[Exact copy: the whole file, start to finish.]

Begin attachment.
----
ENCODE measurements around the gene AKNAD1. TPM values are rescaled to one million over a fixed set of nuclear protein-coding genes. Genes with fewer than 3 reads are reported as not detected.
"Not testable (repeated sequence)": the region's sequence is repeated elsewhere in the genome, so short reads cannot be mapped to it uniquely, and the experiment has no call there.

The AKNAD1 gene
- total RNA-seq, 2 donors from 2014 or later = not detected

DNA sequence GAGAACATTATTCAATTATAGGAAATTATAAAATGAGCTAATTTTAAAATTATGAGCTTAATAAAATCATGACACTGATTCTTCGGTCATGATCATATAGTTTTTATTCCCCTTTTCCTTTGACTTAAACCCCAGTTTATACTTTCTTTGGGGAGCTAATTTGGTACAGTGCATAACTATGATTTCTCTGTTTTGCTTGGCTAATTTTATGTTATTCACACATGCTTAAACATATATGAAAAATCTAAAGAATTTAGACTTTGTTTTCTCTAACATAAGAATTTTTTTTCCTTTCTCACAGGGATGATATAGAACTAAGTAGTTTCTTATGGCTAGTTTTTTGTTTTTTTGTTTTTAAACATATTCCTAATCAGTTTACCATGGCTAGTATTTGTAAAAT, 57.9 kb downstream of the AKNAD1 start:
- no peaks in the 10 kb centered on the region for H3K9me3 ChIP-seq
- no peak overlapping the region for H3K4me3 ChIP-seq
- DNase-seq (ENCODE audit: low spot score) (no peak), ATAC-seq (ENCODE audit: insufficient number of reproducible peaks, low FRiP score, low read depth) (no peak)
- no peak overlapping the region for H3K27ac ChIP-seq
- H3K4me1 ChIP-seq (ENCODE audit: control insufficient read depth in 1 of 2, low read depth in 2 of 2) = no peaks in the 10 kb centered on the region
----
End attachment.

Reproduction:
ENCODE measurements around the gene AKNAD1. TPM values are rescaled to one million over a fixed set of nuclear protein-coding genes. Genes with fewer than 3 reads are reported as not detected.
"Not testable (repeated sequence)": the region's sequence is repeated elsewhere in the genome, so short reads cannot be mapped to it uniquely, and the experiment has no call there.

The AKNAD1 gene
- total RNA-seq, 2 donors from 2014 or later = not detected

DNA sequence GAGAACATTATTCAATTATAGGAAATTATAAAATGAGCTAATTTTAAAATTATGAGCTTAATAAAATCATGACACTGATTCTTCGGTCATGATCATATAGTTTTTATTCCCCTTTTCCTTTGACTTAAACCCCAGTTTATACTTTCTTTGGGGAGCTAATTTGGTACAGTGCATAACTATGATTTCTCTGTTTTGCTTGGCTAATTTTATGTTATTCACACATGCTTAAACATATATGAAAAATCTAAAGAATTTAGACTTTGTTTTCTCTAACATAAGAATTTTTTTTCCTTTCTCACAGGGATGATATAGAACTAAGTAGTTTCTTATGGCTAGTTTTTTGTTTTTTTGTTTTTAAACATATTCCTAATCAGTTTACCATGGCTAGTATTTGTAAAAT, 57.9 kb downstream of the AKNAD1 start:
- no peaks in the 10 kb centered on the region for H3K9me3 ChIP-seq
- no peak overlapping the region for H3K4me3 ChIP-seq
- DNase-seq (ENCODE audit: low spot score) (no peak), ATAC-seq (ENCODE audit: insufficient number of reproducible peaks, low FRiP score, low read depth) (no peak)
- no peak overlapping the region for H3K27ac ChIP-seq
- H3K4me1 ChIP-seq (ENCODE audit: control insufficient read depth in 1 of 2, low read depth in 2 of 2) = no peaks in the 10 kb centered on the region